UCL Discovery
UCL home » Library Services » Electronic resources » UCL Discovery

Education, Work and Crime: Evidence from Educational Reforms

Vieira Marques Da Costa, RM; (2018) Education, Work and Crime: Evidence from Educational Reforms. Doctoral thesis (Ph.D), UCL (University College London). Green open access

[thumbnail of Thesis April.pdf]
Thesis April.pdf - Accepted Version

Download (3MB) | Preview


This thesis studies the interactions between education, work and crime as a response to highly relevant and debated educational policy reforms: changes in compulsory school laws. In Chapter 1 a study of the recent trends of crime in the United States (US) is presented, along with a general theoretical model of crime as a rational individual decision shaped by different incentives. In the empirical section of the chapter, the use of individual-level data and exogenous variation in compulsory schooling laws helps to establish causality between educational attainment and incarceration in the US between 1960 to 2010 using an instrumental variable design. Chapter 2 looks more closely at the relationship between the policy reforms, education and crime in the recent period since 1980. Using arrest, incarceration and education data for males it establishes a fading response of educational attainment to changes in the laws, through a prevalent reduction effect stemming from the stricter law requirements adopted. In Chapter 3, the negative effect unveiled in Chapter 2 is carefully analysed through a multiple discontinuity design so as to better understand the channels through which compulsory schooling laws operate to reduce crime. Using detailed arrest data since 1974, evidence is found in favour of strong incapacitation effects in the short-run, complemented with dynamic incapacitation effects in the medium-run among young males. Finally, Chapter 4 looks at the response of females to these educational reforms in terms of crime and teenage pregnancy outcomes. Using a multiple discontinuity design, it is found that females respond similarly to their male counterparts with respect to crime and furthermore show a reduction in teenage pregnancy rates as a response to the same changes in compulsory schooling laws. Nevertheless in this chapter it is shown that the crime reducing effects of the laws are heterogeneous according to demographic, labour market and school quality regional conditions.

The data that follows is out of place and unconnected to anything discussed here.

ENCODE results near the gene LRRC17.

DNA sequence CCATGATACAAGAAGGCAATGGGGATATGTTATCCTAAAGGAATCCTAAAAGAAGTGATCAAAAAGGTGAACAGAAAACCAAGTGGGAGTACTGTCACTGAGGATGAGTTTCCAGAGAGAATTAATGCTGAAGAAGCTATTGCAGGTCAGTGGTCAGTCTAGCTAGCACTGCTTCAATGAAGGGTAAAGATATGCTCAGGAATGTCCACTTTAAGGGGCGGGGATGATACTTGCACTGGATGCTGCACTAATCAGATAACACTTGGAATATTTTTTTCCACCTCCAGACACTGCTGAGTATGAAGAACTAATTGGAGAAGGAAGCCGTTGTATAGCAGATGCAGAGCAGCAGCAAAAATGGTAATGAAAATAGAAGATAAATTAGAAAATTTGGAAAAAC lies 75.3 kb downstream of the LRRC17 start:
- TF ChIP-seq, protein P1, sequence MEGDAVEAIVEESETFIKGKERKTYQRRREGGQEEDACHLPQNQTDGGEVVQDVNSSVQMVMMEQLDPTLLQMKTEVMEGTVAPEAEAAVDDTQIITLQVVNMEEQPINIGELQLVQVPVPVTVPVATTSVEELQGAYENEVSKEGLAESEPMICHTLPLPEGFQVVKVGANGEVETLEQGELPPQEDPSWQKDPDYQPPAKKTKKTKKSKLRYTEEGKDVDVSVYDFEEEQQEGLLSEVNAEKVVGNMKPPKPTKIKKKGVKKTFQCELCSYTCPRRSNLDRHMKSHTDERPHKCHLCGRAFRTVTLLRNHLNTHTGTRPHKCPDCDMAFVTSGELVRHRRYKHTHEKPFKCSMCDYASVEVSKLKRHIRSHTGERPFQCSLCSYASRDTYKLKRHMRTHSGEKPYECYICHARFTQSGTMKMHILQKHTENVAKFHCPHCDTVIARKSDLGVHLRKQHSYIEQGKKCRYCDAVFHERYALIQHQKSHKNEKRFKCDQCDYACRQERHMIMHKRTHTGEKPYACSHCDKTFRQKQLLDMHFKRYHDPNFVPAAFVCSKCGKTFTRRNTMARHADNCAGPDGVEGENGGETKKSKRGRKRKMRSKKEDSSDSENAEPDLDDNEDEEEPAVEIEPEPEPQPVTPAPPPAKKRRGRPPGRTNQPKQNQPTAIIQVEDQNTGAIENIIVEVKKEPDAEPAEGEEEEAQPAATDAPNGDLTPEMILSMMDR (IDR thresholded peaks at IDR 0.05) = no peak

Type: Thesis (Doctoral)
Qualification: Ph.D
Title: Education, Work and Crime: Evidence from Educational Reforms
Event: UCL
Open access status: An open access version is available from UCL Discovery
Language: English
UCL classification: UCL
UCL > Provost and Vice Provost Offices
UCL > Provost and Vice Provost Offices > UCL SLASH
UCL > Provost and Vice Provost Offices > UCL SLASH > Faculty of S&HS
URI: https://discovery.ucl.ac.uk/id/eprint/10047101
Downloads since deposit
Download activity - last month
Download activity - last 12 months
Downloads by country - last 12 months

Archive Staff Only

View Item View Item